When you file for Chapter 7 bankruptcy, almost all property you have an interest in becomes property of your bankruptcy estate. In most cases, whether you can keep your wages in Chapter 7 bankruptcy depends on:
In Chapter 7 bankruptcy, the wages you earn after filing your case are not considered property of your bankruptcy estate. This means that the bankruptcy trustee can't take them to pay your creditors. As a result, you are entitled to keep all wages you earn for work performed after your filing date.
Wages you earned prior to bankruptcy but will not receive until after your case is filed are property of the bankruptcy estate. If you are waiting to get paid for work you did before your bankruptcy, you must list that anticipated income as an asset in your bankruptcy schedules.
In general, unless you can exempt your unpaid wages, a Chapter 7 bankruptcy trustee may be able to take them to pay your creditors. But whether the trustee will be interested in going after your wages depends on:
If you have unpaid wages you expect to receive after filing your case, you can typically protect them in bankruptcy by using bankruptcy exemptions or showing the court that you need them to pay for necessary expenses for you and your dependents.
Most states have specific exemptions designed to protect a certain amount of earned but unpaid wages in bankruptcy. If you receive a paycheck on a regular basis (such as weekly or bi-weekly), chances are you will be able to fully exempt your unpaid wages or the nonexempt portion will be small enough that the trustee will not go after it. But if you are expecting a sizable lump sum payment, you may have to show the court that you need the money to pay for your reasonably necessary expenses before you can keep it.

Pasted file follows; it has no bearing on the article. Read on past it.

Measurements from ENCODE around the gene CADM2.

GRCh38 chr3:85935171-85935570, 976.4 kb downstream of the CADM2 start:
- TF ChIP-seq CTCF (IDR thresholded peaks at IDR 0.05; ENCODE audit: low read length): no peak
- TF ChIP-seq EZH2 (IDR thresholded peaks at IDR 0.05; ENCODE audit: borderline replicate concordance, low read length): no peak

To learn more about how exemptions protect your property in Chapter 7 bankruptcy, see our Bankruptcy Exemptions topic page.
If you are entitled to receive a lump-sum payment for work you performed before filing for bankruptcy, it may be harder to protect that unpaid income in bankruptcy. If you can't exempt all of your expected lump sum wages, the court may still allow you to keep them if you need the money to pay for your reasonable and necessary living expenses.
However, because the court will exercise its discretion when determining whether you can keep any nonexempt wages, consider talking to a knowledgeable bankruptcy attorney in your area before filing your case to learn how the judges in your jurisdiction treat these payments.